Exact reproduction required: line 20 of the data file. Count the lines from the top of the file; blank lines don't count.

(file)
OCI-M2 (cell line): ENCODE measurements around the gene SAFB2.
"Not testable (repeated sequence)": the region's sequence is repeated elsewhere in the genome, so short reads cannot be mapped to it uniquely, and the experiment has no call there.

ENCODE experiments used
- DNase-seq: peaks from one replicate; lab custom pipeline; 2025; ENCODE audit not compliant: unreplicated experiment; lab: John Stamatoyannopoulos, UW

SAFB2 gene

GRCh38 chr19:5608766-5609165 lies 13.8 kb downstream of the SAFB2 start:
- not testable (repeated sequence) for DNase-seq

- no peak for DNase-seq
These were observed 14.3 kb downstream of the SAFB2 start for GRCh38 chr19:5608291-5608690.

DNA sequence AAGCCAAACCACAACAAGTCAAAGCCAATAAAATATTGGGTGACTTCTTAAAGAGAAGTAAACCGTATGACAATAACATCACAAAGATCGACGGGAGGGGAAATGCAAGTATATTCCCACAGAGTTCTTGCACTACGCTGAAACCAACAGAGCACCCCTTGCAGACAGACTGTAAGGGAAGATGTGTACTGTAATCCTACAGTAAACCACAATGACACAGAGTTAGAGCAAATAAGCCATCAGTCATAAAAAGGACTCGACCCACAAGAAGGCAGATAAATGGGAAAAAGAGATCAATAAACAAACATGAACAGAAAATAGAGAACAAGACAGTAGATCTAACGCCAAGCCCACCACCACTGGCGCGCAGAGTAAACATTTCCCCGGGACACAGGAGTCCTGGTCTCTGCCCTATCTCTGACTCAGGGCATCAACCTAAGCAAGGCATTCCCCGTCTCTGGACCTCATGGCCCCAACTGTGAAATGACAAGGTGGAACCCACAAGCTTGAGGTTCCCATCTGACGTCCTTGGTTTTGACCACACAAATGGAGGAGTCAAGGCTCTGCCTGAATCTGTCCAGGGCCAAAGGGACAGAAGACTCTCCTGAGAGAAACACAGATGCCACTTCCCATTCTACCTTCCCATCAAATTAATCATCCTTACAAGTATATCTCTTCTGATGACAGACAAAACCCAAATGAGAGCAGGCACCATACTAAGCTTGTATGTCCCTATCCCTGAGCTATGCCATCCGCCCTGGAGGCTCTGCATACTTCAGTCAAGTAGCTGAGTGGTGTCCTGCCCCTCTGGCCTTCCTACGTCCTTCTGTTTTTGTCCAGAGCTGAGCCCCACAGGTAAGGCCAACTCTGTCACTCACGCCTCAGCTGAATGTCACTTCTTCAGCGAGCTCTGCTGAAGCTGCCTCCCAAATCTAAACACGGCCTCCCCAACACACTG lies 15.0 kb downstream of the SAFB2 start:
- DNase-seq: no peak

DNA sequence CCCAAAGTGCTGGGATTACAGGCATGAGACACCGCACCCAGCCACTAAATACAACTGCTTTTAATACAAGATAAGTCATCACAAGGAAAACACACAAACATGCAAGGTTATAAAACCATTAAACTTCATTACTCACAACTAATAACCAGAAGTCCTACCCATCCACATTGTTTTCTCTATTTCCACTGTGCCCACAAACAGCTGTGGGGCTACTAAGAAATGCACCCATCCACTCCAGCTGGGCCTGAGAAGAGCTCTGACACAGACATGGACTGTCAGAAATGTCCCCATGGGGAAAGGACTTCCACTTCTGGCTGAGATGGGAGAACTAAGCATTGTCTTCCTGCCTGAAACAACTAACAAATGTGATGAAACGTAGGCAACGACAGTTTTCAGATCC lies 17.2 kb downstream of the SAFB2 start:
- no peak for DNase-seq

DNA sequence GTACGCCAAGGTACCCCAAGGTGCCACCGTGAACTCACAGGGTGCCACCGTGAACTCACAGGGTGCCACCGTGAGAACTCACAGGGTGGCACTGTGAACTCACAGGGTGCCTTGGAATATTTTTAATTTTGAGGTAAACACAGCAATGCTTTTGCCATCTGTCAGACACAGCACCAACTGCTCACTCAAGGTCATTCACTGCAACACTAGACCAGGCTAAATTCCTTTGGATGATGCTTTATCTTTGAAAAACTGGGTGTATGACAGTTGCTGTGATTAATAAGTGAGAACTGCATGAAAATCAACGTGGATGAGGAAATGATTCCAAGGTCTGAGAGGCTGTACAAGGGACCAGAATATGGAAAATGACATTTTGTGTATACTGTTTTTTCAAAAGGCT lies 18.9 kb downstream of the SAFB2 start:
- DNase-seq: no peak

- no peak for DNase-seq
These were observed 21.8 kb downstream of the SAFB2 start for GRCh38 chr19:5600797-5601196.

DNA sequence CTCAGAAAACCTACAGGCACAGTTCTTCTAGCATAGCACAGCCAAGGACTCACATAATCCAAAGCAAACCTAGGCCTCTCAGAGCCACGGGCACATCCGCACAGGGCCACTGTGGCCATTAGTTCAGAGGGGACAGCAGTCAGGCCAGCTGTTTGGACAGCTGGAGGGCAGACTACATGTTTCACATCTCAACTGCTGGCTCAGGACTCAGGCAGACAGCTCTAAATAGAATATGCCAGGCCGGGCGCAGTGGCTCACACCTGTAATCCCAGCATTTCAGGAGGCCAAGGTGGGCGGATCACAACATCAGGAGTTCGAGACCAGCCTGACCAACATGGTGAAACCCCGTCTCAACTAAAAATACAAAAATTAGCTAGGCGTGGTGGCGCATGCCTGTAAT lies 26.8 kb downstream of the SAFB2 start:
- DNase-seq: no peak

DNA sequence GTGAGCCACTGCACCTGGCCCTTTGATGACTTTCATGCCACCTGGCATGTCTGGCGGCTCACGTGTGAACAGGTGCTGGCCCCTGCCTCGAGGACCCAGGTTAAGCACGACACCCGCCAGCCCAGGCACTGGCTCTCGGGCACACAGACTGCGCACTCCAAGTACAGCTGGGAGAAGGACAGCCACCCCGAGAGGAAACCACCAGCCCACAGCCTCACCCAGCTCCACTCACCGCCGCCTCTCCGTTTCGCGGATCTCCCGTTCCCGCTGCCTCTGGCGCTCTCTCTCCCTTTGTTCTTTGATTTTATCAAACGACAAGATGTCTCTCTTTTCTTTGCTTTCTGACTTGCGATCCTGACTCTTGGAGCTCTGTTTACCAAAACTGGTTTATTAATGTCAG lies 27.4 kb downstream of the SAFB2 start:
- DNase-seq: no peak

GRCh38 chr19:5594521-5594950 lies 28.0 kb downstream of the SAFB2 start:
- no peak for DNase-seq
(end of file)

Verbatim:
DNA sequence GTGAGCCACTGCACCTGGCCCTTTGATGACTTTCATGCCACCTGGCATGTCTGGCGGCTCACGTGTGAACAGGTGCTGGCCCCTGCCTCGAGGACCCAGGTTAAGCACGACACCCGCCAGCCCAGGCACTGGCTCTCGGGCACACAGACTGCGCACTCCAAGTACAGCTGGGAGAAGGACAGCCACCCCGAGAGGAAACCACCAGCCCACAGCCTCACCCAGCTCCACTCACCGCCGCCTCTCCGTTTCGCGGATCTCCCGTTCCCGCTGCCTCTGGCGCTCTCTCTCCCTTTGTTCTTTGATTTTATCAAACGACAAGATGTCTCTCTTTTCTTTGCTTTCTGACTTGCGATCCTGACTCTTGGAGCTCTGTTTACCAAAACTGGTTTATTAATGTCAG lies 27.4 kb downstream of the SAFB2 start: